Everything you need to know about the world this morning, curated by bFM and VICE NZ.
Greens Co-leader Confesses Enrolling to Vote at Different Address
Greens co-leader Metiria Turei has admitted to enrolling at an address where she was not living in the 1990s to vote for a friend who was running as a candidate for the McGillicuddy Serious Party. A Newshub report found Metiria Turei's official listing address the same as the father of her daughter, Paul Hartley, in 1993 and 1994. The act was committed at the same time as she was illegally collecting a benefit. She said it was one of many mistakes she made, like many people, as a young person. Turei also confirmed that her mother was living with her at the time, but stressed that they were financially independent.
National Set to Announce $2.6 billion Transport Package for Auckland
National has a $2.6 billion transport package for Auckland in the works. The package aims to tackle Auckland's congestion chaos and includes a new highway alongside the Southern Motorway, a Northwestern Busway, and a new rail track between Westfield and Wiri. Most of the funding will come from the Government over a 10-year period as Auckland Council is close to its debt ceiling. Transport Minister Simon Bridges said the aim is for most of the projects to be completed within a decade.
Immigration New Zealand Officials Under Investigation
Immigration New Zealand (INZ) officials are being investigated following an accusation of fraud. This year alone the agency has received 53 allegations of staff fraud, corruption, and dishonesty. This is an increase from last year's total allegations of 23. Some INZ officials are believed to have been granting visas and residency to family and friends. A total of 43 investigations have been completed, seven are substantiated cases, and a further 10 are currently underway. Five of the seven substantiated cases have conflict of interest elements to them. Two staff members resigned before the relevant investigations could be completed.
One-Third of Springhill Corrections Inmates Assaulted
An investigation into the Springhill Corrections facility found one in three inmates have been assaulted in the prison, with very few being reported to corrections. According to the investigation, many inmates have little confidence in Springhill staff members. Nearly half of the 560 inmates at Springhill who were interviewed as part of the survey, claimed feeling unsafe at times. The report shows a recent increase in prison numbers have left staff stretched.
Trump Urges Mexico to Stop Talk of Wall Payments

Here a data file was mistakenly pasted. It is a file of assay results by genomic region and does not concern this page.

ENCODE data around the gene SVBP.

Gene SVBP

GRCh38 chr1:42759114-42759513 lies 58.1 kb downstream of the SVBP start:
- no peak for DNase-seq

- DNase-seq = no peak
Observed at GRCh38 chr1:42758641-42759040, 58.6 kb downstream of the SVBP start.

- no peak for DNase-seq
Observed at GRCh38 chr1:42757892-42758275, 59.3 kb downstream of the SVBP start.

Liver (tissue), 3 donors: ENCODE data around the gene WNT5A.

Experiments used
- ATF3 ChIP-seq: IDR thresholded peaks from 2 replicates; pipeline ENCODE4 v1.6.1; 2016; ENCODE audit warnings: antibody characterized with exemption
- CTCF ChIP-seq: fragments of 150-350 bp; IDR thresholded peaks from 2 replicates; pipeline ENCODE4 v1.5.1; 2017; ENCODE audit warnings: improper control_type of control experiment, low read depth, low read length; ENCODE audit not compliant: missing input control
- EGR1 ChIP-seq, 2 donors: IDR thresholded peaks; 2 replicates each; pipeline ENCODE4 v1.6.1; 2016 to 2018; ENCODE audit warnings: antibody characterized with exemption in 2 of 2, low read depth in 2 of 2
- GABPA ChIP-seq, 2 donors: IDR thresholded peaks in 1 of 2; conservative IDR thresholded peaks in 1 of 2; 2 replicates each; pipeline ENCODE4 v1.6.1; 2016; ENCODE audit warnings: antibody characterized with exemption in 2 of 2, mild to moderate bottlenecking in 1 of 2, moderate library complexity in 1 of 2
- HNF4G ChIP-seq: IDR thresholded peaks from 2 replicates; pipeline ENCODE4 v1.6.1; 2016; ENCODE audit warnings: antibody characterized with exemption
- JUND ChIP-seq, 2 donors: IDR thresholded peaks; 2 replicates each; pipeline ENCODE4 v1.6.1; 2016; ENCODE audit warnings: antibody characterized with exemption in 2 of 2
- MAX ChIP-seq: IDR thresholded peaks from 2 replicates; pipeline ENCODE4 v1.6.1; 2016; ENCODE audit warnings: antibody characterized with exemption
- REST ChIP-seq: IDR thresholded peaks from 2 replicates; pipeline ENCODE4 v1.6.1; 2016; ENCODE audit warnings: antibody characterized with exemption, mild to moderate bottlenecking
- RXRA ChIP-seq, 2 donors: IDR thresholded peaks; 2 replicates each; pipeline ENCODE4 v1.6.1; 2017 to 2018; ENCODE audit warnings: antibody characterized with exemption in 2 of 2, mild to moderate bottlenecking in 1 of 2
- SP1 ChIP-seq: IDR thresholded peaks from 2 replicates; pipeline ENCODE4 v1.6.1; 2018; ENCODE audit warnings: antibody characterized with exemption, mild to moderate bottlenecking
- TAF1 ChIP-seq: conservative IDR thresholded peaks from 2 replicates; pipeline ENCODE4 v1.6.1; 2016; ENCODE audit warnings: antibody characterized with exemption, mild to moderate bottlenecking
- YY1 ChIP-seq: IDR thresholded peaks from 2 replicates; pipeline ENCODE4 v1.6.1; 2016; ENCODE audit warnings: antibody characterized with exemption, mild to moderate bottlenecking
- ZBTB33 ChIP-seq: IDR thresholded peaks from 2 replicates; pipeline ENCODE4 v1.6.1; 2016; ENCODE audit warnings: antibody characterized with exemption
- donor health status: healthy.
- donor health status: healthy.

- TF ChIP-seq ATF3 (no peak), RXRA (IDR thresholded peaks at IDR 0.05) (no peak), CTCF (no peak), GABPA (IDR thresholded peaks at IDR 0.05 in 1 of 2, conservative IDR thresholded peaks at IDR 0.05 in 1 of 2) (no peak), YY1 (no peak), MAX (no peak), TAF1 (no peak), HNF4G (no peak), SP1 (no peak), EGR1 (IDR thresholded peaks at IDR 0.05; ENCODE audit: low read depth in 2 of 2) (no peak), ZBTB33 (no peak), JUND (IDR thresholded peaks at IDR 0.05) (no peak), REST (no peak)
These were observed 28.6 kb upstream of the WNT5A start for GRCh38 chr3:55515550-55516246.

President Trump has reprimanded Mexican President, Enrique Peňa Nieto, for publicly refuting his claim that Mexico will pay for a border wall. The phone call which took place in January and was revealed when the call transcript was released. In the conversation, Trump acknowledged that Mexico would not pay for the wall but threatened to cut ties with Mexico if they continued their claims publicly in the media. Trump based his election campaign on the promise to build a wall along the US southern border, pledging to make Mexico pay for it.
Scaramucci to Explain Firing in Live Online Event
Anthony Scaramucci, the former White House communications director fired only 10 days into the job, will share his thoughts on the surprise dismissal during an online event broadcast live this Friday. Scaramucci said he only ever planned on being at the White House for between six and nine months anyway, describing himself as a "special purpose vehicle" brought in to stop leaks.
Russian Prime Minister Calls US Sanctions 'Trade War'
Russia's prime minister Dmitry Medvedev said US sanctions signed into law by President Trump Tuesday constitute a "full-scale trade war" against his country. In a post on Facebook, Medvedev wrote: "The hope that our relations with the new American administration would improve is finished." He added that the White House had revealed its "utter powerlessness."
Brazilian President Wins Congressional Vote on Corruption
Brazilian lawmakers in that country's lower house of Congress have voted against sending President Michel Temer forward to face corruption charges at the Supreme Court. Opposition parties could gather only 227 votes, short of the 3,421 required. Temer has refuted allegations he took bribes from the head of meatpacking company JBS.
Venezuelan President Denies Doctoring Voting Data
Venezuelan president Nicolás Maduro has rejected a claim that the turnout in Sunday's referendum vote on his new "constituent" legislative body had been deliberately exaggerated. Smartmatic CEO Antonio Mugica, whose company provided the voting machines, said the count had been "tampered with." But Maduro said Mugica had been "pressured to the neck by the gringos and the Brits."
Reporting by Alessandra Nixon, Lucy Austin and Ollie Powell.